J Magn Reson Imaging. 2017 Dec;46(6):1839-1845

Authors: Rutz T, Meierhofer C, Naumann S, Martinoff S, Ewert P, Stern HC, Fratz S

Abstract
PURPOSE: To compare the quantification of pulmonary stroke volume (SV) by phase contrast magnetic resonance (PC-MR) in the main pulmonary artery (MPA) to the sum of SVs in both peripheral pulmonary arteries (PPA) in different right ventricular (RV) outflow pathologies.
MATERIALS AND METHODS: Pulmonary SV was determined by PC-MR in the MPA and the PPA in healthy individuals (H, n = 54), patients after correction for tetralogy of Fallot with significant pulmonary regurgitation and without pulmonary or RV outflow tract stenosis (PR, n = 50), and in patients with RV outflow tract or pulmonary valve stenosis (PS, n = 50). Resulting SVs were compared to aortic SV in the ascending aorta.
RESULTS: Mean age was similar between the groups: H 28 ± 17 vs. PR 24 ± 11 vs. PS 22 ± 10 years. Bland-Altman analyses revealed in all groups a relatively small systemic (bias) but large random error (limits of agreement) for pulmonary SV determined in the MPA as compared to summed SVs in the PPA. The largest limits of agreement were present in PS patients: H: MPA 3.9% (-11, + 19) vs. PPA 0.4% (-15, + 15); PR: MPA 5.2% (-25, + 36) vs. PPA 0.6% (-24, + 26); PS: MPA 5% (-36; + 46), PPA -0.03% (-34, + 35).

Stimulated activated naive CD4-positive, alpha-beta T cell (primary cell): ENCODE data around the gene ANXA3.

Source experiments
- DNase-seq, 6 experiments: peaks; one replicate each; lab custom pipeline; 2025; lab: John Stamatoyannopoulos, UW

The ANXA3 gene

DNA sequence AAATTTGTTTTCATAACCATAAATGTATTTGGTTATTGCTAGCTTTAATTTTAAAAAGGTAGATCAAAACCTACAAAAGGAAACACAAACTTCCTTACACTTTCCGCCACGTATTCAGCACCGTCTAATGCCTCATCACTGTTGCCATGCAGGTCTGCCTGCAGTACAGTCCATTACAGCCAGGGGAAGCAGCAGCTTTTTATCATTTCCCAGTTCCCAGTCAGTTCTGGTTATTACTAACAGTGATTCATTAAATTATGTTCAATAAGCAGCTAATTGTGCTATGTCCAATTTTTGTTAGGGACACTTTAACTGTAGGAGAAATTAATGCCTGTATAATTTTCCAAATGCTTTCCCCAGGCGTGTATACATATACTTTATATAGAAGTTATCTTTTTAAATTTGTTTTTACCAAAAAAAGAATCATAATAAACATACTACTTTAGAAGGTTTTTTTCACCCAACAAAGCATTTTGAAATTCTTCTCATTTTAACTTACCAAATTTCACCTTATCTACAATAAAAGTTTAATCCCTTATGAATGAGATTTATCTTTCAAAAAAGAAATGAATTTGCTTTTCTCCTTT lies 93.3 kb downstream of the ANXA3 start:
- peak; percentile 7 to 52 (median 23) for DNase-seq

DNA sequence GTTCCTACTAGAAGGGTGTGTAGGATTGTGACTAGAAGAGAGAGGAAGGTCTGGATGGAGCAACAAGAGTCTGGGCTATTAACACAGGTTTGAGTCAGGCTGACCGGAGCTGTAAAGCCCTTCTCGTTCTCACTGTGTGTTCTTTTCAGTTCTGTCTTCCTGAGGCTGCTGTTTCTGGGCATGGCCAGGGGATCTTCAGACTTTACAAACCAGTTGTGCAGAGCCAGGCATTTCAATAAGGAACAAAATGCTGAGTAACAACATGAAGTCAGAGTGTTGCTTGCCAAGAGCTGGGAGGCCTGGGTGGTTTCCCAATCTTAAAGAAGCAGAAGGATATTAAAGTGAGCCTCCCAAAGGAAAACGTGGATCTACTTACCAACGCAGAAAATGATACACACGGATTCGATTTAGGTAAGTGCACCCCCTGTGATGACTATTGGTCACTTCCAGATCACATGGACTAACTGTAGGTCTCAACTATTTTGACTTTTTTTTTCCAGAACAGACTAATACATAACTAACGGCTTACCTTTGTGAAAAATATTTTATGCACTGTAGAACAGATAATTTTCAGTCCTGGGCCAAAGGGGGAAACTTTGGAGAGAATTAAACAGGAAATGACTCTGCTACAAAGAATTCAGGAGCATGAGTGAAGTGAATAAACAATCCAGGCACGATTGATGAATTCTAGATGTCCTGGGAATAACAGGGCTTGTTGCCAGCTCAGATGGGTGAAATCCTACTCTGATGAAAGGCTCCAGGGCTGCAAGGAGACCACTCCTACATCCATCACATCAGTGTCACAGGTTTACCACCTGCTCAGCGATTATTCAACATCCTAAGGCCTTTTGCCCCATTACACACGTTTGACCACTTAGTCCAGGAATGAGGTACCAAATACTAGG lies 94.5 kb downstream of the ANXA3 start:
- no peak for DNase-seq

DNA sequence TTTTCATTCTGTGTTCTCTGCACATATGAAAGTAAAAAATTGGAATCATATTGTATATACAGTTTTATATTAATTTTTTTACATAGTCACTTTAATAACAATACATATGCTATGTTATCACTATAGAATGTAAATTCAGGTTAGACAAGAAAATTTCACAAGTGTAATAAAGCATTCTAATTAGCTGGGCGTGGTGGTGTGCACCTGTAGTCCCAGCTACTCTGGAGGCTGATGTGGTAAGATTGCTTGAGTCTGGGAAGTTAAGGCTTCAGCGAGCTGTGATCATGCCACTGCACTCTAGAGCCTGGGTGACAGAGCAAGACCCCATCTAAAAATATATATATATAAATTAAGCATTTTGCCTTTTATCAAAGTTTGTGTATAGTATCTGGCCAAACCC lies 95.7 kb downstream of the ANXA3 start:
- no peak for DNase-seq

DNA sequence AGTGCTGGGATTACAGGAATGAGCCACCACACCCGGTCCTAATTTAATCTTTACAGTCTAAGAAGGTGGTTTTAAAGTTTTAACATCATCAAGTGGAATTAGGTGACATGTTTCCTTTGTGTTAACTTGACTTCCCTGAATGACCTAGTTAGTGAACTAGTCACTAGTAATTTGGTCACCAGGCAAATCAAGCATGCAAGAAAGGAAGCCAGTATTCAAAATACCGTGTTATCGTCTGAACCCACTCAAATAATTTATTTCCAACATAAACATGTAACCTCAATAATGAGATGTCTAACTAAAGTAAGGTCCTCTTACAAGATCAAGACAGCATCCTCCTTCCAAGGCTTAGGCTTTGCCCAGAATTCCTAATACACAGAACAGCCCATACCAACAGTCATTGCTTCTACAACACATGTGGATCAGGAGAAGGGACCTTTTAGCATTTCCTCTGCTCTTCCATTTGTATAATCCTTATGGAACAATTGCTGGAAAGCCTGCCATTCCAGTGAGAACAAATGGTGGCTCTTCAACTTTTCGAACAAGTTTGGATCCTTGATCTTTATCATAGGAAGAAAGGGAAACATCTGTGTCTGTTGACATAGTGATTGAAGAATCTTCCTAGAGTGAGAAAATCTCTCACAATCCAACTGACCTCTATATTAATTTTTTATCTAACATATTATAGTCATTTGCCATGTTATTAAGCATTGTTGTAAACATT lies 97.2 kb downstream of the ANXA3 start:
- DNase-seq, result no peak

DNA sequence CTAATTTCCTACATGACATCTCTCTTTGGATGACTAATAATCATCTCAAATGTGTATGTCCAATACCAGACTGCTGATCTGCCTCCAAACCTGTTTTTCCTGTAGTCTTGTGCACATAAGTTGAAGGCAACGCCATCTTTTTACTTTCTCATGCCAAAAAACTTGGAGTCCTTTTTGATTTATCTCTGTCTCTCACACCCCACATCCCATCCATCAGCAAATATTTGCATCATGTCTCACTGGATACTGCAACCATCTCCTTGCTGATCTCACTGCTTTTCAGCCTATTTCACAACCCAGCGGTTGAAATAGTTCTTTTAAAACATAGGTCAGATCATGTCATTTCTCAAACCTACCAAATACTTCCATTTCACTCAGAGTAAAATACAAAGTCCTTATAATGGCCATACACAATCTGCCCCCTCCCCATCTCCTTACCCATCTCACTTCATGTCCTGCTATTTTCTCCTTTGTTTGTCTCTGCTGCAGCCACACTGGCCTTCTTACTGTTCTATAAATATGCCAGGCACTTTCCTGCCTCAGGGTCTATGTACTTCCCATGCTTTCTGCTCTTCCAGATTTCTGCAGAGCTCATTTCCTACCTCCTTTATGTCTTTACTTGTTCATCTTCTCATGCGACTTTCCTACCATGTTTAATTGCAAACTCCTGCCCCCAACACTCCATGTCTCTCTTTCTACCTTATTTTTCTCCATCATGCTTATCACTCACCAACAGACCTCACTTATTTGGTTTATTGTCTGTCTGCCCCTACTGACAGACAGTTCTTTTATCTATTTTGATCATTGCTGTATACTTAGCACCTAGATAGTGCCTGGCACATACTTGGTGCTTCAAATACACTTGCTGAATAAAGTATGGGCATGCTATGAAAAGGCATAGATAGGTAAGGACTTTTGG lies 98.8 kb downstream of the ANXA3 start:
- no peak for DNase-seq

CONCLUSION: The accuracy of PC-MR in the MPA is reasonable; however, a large random error (precision) is observed that is most pronounced in PS patients. This potential error should be taken into consideration when interpreting MPA flow measurements.
LEVEL OF EVIDENCE: 3 Technical Efficacy: Stage 2 J. Magn. Reson. Imaging 2017;46:1839-1845.

PMID: 28301100 [PubMed - indexed for MEDLINE]

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TIMI Risk Index as a Predictor of 30-Day Outcomes in Patients With Acute Pulmonary Embolism.

Heart Lung Circ. 2018 Feb;27(2):190-198

Authors: Zuin M, Conte L, Picariello C, Pastore G, Vassiliev D, Lanza D, Zonzin P, Zuliani G, Rigatelli G, Roncon L

Abstract